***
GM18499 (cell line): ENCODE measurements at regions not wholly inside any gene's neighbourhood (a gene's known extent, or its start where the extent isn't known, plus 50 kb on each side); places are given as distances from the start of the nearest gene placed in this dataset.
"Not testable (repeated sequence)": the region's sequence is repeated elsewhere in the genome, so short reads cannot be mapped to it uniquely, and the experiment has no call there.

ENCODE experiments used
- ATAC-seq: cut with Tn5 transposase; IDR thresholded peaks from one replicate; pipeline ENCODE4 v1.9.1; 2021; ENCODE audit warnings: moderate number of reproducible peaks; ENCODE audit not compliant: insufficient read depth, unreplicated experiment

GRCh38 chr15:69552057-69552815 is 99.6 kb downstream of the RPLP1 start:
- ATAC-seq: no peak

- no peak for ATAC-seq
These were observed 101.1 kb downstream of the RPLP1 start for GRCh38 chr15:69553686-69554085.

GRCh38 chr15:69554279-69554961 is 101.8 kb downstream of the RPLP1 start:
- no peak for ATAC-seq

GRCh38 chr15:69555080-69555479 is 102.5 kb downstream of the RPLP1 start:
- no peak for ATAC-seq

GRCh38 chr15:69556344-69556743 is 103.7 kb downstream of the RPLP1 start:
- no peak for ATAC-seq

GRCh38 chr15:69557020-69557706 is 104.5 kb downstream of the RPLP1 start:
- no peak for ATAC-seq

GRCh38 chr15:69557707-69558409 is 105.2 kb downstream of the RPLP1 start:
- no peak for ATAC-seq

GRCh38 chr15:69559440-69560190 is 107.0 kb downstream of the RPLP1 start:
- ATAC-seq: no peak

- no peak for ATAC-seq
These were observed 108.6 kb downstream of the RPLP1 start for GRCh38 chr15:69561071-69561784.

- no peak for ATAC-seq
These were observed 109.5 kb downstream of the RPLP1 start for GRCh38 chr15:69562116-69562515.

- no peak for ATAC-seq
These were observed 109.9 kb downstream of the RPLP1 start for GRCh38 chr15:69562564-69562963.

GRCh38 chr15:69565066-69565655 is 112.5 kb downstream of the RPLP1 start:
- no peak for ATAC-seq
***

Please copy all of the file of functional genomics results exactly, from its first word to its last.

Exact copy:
GM18499 (cell line): ENCODE measurements at regions not wholly inside any gene's neighbourhood (a gene's known extent, or its start where the extent isn't known, plus 50 kb on each side); places are given as distances from the start of the nearest gene placed in this dataset.
"Not testable (repeated sequence)": the region's sequence is repeated elsewhere in the genome, so short reads cannot be mapped to it uniquely, and the experiment has no call there.

ENCODE experiments used
- ATAC-seq: cut with Tn5 transposase; IDR thresholded peaks from one replicate; pipeline ENCODE4 v1.9.1; 2021; ENCODE audit warnings: moderate number of reproducible peaks; ENCODE audit not compliant: insufficient read depth, unreplicated experiment

GRCh38 chr15:69552057-69552815 is 99.6 kb downstream of the RPLP1 start:
- ATAC-seq: no peak

- no peak for ATAC-seq
These were observed 101.1 kb downstream of the RPLP1 start for GRCh38 chr15:69553686-69554085.

GRCh38 chr15:69554279-69554961 is 101.8 kb downstream of the RPLP1 start:
- no peak for ATAC-seq

GRCh38 chr15:69555080-69555479 is 102.5 kb downstream of the RPLP1 start:
- no peak for ATAC-seq

GRCh38 chr15:69556344-69556743 is 103.7 kb downstream of the RPLP1 start:
- no peak for ATAC-seq

GRCh38 chr15:69557020-69557706 is 104.5 kb downstream of the RPLP1 start:
- no peak for ATAC-seq

GRCh38 chr15:69557707-69558409 is 105.2 kb downstream of the RPLP1 start:
- no peak for ATAC-seq

GRCh38 chr15:69559440-69560190 is 107.0 kb downstream of the RPLP1 start:
- ATAC-seq: no peak

- no peak for ATAC-seq
These were observed 108.6 kb downstream of the RPLP1 start for GRCh38 chr15:69561071-69561784.

- no peak for ATAC-seq
These were observed 109.5 kb downstream of the RPLP1 start for GRCh38 chr15:69562116-69562515.

- no peak for ATAC-seq
These were observed 109.9 kb downstream of the RPLP1 start for GRCh38 chr15:69562564-69562963.

GRCh38 chr15:69565066-69565655 is 112.5 kb downstream of the RPLP1 start:
- no peak for ATAC-seq